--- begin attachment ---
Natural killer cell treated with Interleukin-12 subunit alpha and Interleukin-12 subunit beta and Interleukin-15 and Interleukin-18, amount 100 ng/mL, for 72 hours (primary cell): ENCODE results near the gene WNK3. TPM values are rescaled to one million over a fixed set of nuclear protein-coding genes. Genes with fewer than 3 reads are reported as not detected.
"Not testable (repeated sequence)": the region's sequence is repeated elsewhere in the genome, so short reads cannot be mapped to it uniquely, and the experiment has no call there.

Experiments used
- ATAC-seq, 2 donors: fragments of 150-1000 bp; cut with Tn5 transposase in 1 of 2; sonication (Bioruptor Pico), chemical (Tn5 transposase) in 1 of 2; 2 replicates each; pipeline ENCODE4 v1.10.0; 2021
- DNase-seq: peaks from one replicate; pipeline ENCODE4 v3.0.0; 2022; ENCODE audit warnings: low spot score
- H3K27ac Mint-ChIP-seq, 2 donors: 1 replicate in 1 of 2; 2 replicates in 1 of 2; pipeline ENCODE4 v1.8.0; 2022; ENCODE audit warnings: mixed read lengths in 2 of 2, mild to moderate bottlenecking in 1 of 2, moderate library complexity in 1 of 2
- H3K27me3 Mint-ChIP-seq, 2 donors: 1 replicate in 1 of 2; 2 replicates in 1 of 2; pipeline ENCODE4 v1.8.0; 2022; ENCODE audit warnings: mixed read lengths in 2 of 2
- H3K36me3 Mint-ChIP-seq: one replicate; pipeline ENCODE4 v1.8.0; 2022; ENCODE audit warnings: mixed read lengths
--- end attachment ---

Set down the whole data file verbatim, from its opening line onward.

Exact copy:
Natural killer cell treated with Interleukin-12 subunit alpha and Interleukin-12 subunit beta and Interleukin-15 and Interleukin-18, amount 100 ng/mL, for 72 hours (primary cell): ENCODE results near the gene WNK3. TPM values are rescaled to one million over a fixed set of nuclear protein-coding genes. Genes with fewer than 3 reads are reported as not detected.
"Not testable (repeated sequence)": the region's sequence is repeated elsewhere in the genome, so short reads cannot be mapped to it uniquely, and the experiment has no call there.

Experiments used
- ATAC-seq, 2 donors: fragments of 150-1000 bp; cut with Tn5 transposase in 1 of 2; sonication (Bioruptor Pico), chemical (Tn5 transposase) in 1 of 2; 2 replicates each; pipeline ENCODE4 v1.10.0; 2021
- DNase-seq: peaks from one replicate; pipeline ENCODE4 v3.0.0; 2022; ENCODE audit warnings: low spot score
- H3K27ac Mint-ChIP-seq, 2 donors: 1 replicate in 1 of 2; 2 replicates in 1 of 2; pipeline ENCODE4 v1.8.0; 2022; ENCODE audit warnings: mixed read lengths in 2 of 2, mild to moderate bottlenecking in 1 of 2, moderate library complexity in 1 of 2
- H3K27me3 Mint-ChIP-seq, 2 donors: 1 replicate in 1 of 2; 2 replicates in 1 of 2; pipeline ENCODE4 v1.8.0; 2022; ENCODE audit warnings: mixed read lengths in 2 of 2
- H3K36me3 Mint-ChIP-seq: one replicate; pipeline ENCODE4 v1.8.0; 2022; ENCODE audit warnings: mixed read lengths